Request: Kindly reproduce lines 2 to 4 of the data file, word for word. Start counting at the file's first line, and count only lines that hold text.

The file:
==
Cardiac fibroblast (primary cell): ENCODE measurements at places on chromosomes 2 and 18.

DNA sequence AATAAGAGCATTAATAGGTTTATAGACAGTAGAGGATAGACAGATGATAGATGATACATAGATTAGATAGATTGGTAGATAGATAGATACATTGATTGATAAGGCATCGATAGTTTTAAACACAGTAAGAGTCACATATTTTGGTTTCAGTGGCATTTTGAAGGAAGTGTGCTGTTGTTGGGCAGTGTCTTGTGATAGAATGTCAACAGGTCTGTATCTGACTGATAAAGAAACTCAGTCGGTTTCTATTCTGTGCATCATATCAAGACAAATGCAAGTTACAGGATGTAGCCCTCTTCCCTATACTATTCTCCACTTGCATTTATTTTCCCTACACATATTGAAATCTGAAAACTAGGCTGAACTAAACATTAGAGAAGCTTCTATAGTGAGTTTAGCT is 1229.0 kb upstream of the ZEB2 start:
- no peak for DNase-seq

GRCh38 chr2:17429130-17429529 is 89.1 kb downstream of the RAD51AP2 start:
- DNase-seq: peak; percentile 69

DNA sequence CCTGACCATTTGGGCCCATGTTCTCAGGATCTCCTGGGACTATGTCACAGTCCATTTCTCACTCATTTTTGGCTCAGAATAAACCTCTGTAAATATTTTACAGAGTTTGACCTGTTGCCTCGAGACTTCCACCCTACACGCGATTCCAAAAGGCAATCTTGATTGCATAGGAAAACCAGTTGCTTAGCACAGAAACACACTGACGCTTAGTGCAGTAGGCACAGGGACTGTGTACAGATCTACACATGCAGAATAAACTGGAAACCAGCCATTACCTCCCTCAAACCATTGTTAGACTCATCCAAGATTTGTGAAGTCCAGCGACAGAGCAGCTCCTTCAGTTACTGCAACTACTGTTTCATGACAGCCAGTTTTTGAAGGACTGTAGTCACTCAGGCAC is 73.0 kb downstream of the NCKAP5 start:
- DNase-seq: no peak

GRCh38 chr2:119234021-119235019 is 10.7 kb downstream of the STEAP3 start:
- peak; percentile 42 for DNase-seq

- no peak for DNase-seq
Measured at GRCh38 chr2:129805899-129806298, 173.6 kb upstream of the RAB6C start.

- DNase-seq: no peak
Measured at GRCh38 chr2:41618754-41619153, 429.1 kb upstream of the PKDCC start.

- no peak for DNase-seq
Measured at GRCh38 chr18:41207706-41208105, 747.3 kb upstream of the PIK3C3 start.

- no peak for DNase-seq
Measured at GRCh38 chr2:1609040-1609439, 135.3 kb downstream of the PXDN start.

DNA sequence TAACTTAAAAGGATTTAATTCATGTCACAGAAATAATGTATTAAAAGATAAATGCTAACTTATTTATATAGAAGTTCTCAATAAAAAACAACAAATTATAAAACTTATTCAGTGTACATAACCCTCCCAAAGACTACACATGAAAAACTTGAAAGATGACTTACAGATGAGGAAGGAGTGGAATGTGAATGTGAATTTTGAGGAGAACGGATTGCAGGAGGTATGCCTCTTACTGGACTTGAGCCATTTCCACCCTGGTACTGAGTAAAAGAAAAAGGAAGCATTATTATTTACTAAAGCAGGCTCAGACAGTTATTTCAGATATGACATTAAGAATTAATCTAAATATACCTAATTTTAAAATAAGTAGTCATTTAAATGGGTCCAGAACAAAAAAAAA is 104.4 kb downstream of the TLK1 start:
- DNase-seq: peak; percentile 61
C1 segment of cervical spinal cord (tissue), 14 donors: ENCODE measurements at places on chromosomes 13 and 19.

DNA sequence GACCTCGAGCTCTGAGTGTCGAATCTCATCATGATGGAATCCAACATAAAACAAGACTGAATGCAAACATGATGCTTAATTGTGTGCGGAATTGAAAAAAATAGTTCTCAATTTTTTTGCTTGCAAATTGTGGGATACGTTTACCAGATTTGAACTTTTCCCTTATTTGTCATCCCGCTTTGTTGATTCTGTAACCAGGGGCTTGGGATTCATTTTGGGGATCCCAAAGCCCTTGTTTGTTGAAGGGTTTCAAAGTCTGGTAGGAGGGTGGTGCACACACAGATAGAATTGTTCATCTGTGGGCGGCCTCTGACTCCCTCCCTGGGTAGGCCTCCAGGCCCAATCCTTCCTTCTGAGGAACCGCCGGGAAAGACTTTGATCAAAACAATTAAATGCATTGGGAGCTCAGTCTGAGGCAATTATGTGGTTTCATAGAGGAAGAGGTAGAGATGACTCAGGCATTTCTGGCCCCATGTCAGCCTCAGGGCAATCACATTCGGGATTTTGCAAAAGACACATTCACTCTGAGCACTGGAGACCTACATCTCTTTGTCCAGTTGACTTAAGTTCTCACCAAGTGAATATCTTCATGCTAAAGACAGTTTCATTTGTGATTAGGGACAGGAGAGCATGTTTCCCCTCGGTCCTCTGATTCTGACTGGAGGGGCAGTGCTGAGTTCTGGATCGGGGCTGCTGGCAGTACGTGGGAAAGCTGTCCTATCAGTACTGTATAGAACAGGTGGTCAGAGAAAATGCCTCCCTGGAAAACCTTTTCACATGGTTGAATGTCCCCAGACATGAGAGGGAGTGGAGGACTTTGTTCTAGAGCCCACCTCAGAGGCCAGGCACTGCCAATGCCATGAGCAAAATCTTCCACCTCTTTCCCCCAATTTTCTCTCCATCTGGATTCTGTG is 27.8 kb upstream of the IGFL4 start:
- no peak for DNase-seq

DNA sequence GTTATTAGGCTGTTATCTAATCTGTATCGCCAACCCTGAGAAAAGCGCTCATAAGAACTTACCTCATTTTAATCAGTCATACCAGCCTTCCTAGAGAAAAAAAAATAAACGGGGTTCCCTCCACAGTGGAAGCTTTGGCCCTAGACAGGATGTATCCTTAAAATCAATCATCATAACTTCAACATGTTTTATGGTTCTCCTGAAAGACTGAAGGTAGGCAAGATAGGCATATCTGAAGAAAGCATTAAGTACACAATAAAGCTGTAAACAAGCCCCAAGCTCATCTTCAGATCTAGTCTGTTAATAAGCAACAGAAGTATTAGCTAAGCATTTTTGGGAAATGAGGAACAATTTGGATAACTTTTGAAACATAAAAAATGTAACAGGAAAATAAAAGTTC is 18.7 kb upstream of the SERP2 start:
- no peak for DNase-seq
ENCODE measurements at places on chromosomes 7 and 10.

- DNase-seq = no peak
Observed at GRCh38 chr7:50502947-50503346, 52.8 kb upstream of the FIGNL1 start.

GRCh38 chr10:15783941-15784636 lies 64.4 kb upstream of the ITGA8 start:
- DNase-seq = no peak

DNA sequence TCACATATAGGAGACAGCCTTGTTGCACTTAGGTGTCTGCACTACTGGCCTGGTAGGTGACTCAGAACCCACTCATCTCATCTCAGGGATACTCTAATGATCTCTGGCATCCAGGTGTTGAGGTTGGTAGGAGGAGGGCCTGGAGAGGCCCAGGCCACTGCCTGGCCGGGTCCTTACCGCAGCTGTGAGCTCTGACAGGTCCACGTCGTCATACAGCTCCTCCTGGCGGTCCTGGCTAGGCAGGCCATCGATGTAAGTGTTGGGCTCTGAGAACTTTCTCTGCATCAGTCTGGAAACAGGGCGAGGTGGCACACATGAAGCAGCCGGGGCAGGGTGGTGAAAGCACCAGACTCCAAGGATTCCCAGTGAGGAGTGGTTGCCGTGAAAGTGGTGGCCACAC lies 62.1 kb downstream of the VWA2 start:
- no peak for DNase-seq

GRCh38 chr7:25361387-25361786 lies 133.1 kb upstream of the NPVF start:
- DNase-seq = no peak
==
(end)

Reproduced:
DNA sequence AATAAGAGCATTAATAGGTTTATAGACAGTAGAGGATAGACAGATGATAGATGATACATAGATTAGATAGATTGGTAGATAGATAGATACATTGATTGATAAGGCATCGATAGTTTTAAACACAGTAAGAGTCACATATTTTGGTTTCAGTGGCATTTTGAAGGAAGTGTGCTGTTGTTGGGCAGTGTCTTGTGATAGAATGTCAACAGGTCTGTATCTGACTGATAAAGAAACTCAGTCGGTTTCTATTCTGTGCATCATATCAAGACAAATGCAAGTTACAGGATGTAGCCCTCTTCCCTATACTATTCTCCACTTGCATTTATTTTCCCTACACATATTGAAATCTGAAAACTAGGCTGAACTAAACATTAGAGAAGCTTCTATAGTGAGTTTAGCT is 1229.0 kb upstream of the ZEB2 start:
- no peak for DNase-seq

GRCh38 chr2:17429130-17429529 is 89.1 kb downstream of the RAD51AP2 start: